CHUCK: Ah. I kind of want to build one now, just for the heck of it.
JENN: Yeah, so you should do that. And then you’ll probably learn something. And that will be cool, I guess. I don’t know.
CHUCK: I don’t know. I’m kind of like Joe. There’s nothing left for me to learn.
JENN: Yeah, you know what? I’m kind of over programming entirely. I feel like all these languages are really tapped out. And everything that we need to be built has been built already. So, if we’re all just recreating the wheel over and over again, then we should just stop and move onto something else.
CHUCK: Yeah, I want to write a Twitter bot whose name rhymes with fart.
CHUCK: Anyway, Jamison did you have another question?
JAMISON: I did. What a fantastic transition, Chuck. [Chuckles] So, I want to talk about your Medium posts or your Medium blog a little bit. You mentioned earlier that you think that sometimes programmers take themselves a little too seriously.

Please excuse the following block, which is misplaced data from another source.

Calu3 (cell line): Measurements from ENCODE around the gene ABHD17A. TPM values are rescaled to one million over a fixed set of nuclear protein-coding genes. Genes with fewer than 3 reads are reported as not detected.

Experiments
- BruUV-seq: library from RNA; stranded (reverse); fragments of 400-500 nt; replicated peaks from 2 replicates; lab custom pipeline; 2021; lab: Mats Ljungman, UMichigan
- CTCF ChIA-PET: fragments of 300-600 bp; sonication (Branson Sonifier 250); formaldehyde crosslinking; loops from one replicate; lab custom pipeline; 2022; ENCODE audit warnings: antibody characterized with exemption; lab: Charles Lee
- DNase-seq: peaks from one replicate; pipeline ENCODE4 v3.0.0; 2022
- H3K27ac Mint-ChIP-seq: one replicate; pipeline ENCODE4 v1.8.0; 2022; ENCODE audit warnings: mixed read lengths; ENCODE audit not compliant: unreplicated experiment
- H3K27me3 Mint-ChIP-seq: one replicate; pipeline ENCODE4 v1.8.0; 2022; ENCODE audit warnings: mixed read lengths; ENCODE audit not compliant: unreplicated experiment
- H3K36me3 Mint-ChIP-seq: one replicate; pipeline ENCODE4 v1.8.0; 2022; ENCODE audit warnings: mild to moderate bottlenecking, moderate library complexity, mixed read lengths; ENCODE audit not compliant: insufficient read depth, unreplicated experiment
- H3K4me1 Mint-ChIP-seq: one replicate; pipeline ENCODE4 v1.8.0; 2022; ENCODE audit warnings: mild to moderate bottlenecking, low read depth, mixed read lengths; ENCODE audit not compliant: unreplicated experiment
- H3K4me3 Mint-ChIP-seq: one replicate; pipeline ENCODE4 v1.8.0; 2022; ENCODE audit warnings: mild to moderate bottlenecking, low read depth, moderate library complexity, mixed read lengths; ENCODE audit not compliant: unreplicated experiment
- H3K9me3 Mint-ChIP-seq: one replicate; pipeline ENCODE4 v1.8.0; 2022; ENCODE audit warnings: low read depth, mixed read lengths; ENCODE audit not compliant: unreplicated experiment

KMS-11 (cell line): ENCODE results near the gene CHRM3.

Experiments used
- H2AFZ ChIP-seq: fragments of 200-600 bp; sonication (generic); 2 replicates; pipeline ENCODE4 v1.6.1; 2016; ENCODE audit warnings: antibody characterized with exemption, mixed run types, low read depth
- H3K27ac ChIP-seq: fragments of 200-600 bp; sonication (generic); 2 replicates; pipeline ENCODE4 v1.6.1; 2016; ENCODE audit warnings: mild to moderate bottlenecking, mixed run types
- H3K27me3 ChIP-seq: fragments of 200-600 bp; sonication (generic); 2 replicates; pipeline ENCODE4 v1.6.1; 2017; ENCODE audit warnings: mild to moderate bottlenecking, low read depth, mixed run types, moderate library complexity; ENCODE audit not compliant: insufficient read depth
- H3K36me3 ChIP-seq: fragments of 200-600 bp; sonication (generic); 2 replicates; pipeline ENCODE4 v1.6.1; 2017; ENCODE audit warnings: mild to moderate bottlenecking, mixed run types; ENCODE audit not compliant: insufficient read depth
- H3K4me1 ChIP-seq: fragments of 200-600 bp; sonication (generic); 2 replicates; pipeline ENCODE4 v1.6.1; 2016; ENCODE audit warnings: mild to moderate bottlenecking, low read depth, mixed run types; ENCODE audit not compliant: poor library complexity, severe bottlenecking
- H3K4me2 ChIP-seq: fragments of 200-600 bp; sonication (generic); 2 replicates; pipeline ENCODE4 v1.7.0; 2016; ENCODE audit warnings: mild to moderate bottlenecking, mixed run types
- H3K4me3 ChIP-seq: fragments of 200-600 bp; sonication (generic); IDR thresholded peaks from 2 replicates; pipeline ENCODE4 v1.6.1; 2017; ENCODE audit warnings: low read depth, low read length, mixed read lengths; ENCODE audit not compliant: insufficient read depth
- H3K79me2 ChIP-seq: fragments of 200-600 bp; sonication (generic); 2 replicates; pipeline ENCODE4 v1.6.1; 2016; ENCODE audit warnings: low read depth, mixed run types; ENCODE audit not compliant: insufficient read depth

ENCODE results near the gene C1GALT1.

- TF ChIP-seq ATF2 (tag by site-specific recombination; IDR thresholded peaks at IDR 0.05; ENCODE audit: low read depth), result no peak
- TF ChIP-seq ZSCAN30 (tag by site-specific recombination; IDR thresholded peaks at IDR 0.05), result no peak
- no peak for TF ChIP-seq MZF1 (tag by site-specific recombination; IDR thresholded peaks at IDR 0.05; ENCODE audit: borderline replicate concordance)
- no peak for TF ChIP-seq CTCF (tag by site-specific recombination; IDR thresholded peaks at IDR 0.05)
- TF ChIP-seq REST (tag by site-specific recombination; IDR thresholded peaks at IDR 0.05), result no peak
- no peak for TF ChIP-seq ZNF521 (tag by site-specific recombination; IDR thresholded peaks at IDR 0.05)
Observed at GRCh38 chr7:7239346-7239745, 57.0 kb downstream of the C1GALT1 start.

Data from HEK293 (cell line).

JENN: All the time.
JAMISON: My impression is that your satire is trying to shove their faces in that fact and make people realize, maybe this isn’t the most important thing in the world and it’s okay to laugh at. Is that the goal of it? Or is it just to mess with people?
JENN: There was no goal when I started writing satire. It was more like I just love telling jokes and I would write it to my friend, a former coworker [named] Nick. And then I started publishing it and I saw the reactions. And then I was able to throw it in their faces. And then it became like, “Okay, there’s an endgame to all of this.” So, I write satirical posts. It gets some laughs. Some people yell at me and I yell back at them and teach them that, “Hey, you shouldn’t be a jerk just because you think somebody was wrong about something.” Because nobody yells at me about writing satire. They yell at me thinking that I’m serious and that I don’t know what I’m talking about and then they’re jerks.
AJ: That happens to me all the time. You should see the comments for this JS Jabber thing on my Twitter feed.